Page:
Foundation Receives Bequest from Sidney P. Albert Revocable Trust

May 27, 2014: 

The AAUP Foundation is pleased to announce the receipt of a gift from the Sidney P. Albert Revocable Trust, in accordance with his testamentary wishes. Sidney P. Albert was an AAUP member for 65 years (1946–2011), and had a long and illustrious career of service to the Association. He earned his BA (1934) and MA (1935) in philosophy from Syracuse University and a PhD in philosophy from Yale University in 1939. Subsequently, following an almost five-year stint in the Army during World War II, he conducted post-doctoral studies in drama and theater at Carnegie Institute of Technology, Northwestern University, Stanford University, the University of Illinois, and Columbia University. He spent the majority of his academic career at California State University, Los Angeles, where he was appointed assistant professor of philosophy in 1956, associate professor in 1960, and full professor in 1964; he served in this position until his retirement in 1979.

Albert first learned of the AAUP while teaching philosophy at Syracuse University. He was invited and nominated for membership by a colleague, as was the protocol of the time, and was admitted to membership in October 1946. He was an organizer and charter member of Triple Cities College’s AAUP chapter in 1947 and served as its first secretary-treasurer (1947-1948). Triple Cities College became Harpur College in 1950 (it is now known as SUNY Binghamton), and Sidney was elected to a one-year term as chapter president. He went on to join the faculty of Los Angeles State College (now California State University, Los Angeles “CSULA”) in 1956 and became a member of the campus AAUP chapter. His service to the CSULA chapter included terms as treasurer (1959-1961); executive committee member (1960-1961); president 1962-1963; chapter delegate to the AAUP national conference (1963); and past president (1963-1964). Sidney also actively participated in the founding of the Southern California conference of the AAUP (which eventually evolved into the California conference of the AAUP), spearheaded by his campus chapter, and was designated as one of the college’s representatives to the conference (1963-1964).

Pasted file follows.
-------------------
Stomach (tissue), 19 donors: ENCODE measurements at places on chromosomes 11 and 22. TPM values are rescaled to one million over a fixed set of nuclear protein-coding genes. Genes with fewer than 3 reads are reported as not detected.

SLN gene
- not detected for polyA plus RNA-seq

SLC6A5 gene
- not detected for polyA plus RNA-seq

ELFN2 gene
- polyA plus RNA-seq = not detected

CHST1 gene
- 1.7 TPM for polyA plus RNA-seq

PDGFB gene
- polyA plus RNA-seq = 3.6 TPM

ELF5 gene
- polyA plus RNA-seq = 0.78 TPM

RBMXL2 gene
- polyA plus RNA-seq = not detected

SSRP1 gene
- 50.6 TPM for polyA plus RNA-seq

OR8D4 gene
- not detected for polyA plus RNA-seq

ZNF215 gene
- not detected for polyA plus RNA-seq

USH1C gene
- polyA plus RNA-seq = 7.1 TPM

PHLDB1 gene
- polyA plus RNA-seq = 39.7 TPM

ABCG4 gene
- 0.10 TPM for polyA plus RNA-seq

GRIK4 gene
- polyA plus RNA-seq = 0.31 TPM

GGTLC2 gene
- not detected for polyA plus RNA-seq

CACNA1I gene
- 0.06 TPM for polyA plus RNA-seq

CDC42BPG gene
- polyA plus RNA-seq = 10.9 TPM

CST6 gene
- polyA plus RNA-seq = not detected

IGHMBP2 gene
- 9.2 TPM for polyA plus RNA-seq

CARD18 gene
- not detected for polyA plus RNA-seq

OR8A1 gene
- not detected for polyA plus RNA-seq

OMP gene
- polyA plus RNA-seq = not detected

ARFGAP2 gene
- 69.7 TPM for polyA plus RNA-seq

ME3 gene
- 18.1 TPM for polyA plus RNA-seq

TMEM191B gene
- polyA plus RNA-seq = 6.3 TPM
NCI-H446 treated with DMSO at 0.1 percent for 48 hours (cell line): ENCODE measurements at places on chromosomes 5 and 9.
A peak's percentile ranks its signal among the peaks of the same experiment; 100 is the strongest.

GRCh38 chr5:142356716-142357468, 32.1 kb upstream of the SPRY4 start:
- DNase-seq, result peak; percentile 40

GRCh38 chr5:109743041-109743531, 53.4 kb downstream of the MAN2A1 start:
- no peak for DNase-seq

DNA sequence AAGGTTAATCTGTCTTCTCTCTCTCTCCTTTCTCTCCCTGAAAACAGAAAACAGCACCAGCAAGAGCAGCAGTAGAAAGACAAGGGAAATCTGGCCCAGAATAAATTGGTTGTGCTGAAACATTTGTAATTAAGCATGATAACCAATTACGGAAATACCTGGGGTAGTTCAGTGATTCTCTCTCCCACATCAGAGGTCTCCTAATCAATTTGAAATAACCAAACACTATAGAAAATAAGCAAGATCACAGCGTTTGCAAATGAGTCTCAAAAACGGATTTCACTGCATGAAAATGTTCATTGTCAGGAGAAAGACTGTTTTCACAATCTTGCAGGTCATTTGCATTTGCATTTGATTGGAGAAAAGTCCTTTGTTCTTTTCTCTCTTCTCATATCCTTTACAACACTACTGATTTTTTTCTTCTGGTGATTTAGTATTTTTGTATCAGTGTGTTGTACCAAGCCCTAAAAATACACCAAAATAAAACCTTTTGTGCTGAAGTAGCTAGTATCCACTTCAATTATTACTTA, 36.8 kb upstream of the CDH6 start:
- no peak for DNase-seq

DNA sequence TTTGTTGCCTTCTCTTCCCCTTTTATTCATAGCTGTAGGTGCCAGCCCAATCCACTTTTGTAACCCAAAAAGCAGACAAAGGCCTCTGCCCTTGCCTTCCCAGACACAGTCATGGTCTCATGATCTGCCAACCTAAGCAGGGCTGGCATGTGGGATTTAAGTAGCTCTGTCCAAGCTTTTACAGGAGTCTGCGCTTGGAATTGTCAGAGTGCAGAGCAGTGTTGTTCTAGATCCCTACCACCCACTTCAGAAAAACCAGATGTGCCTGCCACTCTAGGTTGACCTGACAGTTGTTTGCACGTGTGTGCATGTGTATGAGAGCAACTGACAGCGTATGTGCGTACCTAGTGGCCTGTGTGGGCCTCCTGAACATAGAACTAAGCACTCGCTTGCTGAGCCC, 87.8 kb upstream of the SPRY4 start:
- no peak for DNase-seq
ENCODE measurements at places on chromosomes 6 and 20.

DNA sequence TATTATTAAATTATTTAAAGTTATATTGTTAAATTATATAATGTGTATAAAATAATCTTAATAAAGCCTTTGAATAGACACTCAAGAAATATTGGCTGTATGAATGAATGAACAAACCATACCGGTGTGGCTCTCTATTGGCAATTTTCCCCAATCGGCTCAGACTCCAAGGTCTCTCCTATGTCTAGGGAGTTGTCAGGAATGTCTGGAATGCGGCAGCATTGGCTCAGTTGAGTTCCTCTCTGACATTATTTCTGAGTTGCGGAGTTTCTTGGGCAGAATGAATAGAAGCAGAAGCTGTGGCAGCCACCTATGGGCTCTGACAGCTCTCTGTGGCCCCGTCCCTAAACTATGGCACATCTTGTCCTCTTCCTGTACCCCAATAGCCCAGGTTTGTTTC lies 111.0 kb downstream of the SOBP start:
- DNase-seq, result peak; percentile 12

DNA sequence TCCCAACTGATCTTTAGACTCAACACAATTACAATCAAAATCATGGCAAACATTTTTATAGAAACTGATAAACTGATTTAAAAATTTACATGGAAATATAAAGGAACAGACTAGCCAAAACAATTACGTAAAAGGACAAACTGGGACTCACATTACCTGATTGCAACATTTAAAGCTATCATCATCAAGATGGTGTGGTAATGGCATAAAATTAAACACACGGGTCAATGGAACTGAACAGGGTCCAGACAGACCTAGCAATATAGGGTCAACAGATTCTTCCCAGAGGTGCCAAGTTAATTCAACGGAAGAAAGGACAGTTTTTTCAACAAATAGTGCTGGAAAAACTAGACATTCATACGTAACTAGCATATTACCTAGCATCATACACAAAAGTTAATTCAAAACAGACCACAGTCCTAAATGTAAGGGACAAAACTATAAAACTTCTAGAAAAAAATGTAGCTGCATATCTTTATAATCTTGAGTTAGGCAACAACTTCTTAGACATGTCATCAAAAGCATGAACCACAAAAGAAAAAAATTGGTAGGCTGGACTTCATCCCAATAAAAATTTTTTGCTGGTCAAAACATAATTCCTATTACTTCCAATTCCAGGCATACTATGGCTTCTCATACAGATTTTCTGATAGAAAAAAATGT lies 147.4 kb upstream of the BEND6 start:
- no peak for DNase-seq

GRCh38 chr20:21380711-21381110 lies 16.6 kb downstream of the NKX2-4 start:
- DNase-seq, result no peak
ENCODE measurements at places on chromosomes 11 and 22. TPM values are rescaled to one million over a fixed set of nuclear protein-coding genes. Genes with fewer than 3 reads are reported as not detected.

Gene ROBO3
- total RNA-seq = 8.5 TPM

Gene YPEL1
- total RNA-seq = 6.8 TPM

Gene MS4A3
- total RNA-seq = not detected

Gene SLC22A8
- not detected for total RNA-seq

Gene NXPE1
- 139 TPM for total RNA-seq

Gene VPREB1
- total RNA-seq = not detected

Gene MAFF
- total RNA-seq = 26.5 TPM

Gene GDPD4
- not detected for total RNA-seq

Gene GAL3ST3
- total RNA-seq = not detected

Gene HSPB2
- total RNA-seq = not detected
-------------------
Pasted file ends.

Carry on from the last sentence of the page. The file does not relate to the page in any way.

Albert’s most notable work and achievement on behalf of faculty was his work on issues concerning retired faculty, which came about as he and other emeriti colleagues encountered dismissive attitudes among university colleagues toward retired faculty and their use of university services and resources. Albert founded the CSULA Emeriti Association in 1978 and served on its executive committee for five years before being elected to a term as vice-president (1983-1985). He then went on to found the CSU Association of Emeriti Professors (now known as the CSU Emeritus and Retired Faculty Association “EFRA”) in 1985 and was elected its first president. In 1980, the California conference of AAUP invited Sidney to chair its new Committee E on Emeriti and Retirement Issues and in that capacity to become a member of the conference executive committee. As chair of Committee E, Albert led the California conference’s work in developing an “Emeriti Bill of Rights” recommending rights and privileges that should be accorded retired faculty. He gave a presentation on emeriti faculty issues at the national AAUP Council meeting in June 1986, and his article, “Retirement from Rite to Rights,” which incorporates “A ‘Bill of Rights’ for Emeriti” was published in that year’s July-August issue of Academe. He also initiated and served on a panel session titled “Challenges of Retirement” at the 1987 AAUP Annual Meeting, which was held at the University of Southern California. Sidney continued to advocate for the rights of emeriti faculty, including, in addition to personal correspondence, another panel session, “Challenges of Retirement” at the 1996 Annual Meeting and an informal talk on “academic discrimination a half-century ago” which he gave when accepting his 50-Year honoree certificate at that same meeting. Albert passionately believed in the value and contributions of emeriti faculty and exhorted AAUP and others that “the concerns of emeriti are the proper concerns of the entire profession.”

Exemplifying his remarks during the 1996 panel session, “I sing the professorial afterlife. There is life after retirement.” Albert, a noted scholar on the works of George Bernard Shaw, realized the culmination of almost 60 years’ of academic work with the publication of his book Shaw, Plato, and Euripides: Classical Currents in Major Barbara in 2012, at the age of 97.

Sidney P. Albert was a passionate and ardent supporter of AAUP, and the AAUP Foundation is honored by his legacy to continue the support and implementation of AAUP principles for the betterment of the academic profession.